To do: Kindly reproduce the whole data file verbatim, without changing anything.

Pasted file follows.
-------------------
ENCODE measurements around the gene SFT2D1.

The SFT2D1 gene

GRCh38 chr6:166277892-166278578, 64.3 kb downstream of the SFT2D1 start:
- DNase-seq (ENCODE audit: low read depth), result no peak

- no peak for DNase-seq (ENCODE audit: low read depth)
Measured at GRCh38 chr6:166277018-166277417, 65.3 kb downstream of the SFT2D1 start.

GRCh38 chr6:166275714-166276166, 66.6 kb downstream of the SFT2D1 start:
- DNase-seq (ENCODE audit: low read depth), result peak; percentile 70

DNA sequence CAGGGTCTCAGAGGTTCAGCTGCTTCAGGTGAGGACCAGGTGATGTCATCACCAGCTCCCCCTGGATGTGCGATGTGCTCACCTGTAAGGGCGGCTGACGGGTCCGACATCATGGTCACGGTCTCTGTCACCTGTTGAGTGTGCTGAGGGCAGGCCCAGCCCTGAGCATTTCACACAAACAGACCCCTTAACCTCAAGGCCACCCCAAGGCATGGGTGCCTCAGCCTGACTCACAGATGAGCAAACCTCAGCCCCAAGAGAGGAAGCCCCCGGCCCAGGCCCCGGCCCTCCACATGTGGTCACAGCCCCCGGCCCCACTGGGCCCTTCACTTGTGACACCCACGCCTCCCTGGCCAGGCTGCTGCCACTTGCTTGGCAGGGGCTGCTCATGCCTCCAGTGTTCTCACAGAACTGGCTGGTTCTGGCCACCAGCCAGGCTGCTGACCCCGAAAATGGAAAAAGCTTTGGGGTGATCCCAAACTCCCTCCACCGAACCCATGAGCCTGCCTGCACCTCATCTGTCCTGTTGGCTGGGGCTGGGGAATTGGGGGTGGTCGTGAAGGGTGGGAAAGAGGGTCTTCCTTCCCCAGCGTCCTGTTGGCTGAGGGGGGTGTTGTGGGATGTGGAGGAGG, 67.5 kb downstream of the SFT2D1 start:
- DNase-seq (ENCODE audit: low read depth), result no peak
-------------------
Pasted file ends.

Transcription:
ENCODE measurements around the gene SFT2D1.

The SFT2D1 gene

GRCh38 chr6:166277892-166278578, 64.3 kb downstream of the SFT2D1 start:
- DNase-seq (ENCODE audit: low read depth), result no peak

- no peak for DNase-seq (ENCODE audit: low read depth)
Measured at GRCh38 chr6:166277018-166277417, 65.3 kb downstream of the SFT2D1 start.

GRCh38 chr6:166275714-166276166, 66.6 kb downstream of the SFT2D1 start:
- DNase-seq (ENCODE audit: low read depth), result peak; percentile 70

DNA sequence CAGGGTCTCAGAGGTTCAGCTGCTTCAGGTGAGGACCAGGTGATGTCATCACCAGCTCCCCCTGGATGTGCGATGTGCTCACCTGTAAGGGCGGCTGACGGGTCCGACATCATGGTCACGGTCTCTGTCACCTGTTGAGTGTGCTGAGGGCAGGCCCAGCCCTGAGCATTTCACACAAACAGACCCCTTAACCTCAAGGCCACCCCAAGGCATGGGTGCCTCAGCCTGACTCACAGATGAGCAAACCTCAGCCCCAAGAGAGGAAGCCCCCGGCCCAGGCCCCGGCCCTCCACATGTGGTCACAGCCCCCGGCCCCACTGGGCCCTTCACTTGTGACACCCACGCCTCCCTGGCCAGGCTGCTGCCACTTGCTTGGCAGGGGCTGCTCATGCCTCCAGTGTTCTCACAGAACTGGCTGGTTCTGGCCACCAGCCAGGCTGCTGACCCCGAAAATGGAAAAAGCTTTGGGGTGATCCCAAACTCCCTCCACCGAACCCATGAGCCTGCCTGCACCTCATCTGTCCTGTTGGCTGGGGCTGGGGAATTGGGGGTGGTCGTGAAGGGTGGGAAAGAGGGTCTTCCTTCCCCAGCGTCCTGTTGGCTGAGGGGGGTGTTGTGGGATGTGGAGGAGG, 67.5 kb downstream of the SFT2D1 start:
- DNase-seq (ENCODE audit: low read depth), result no peak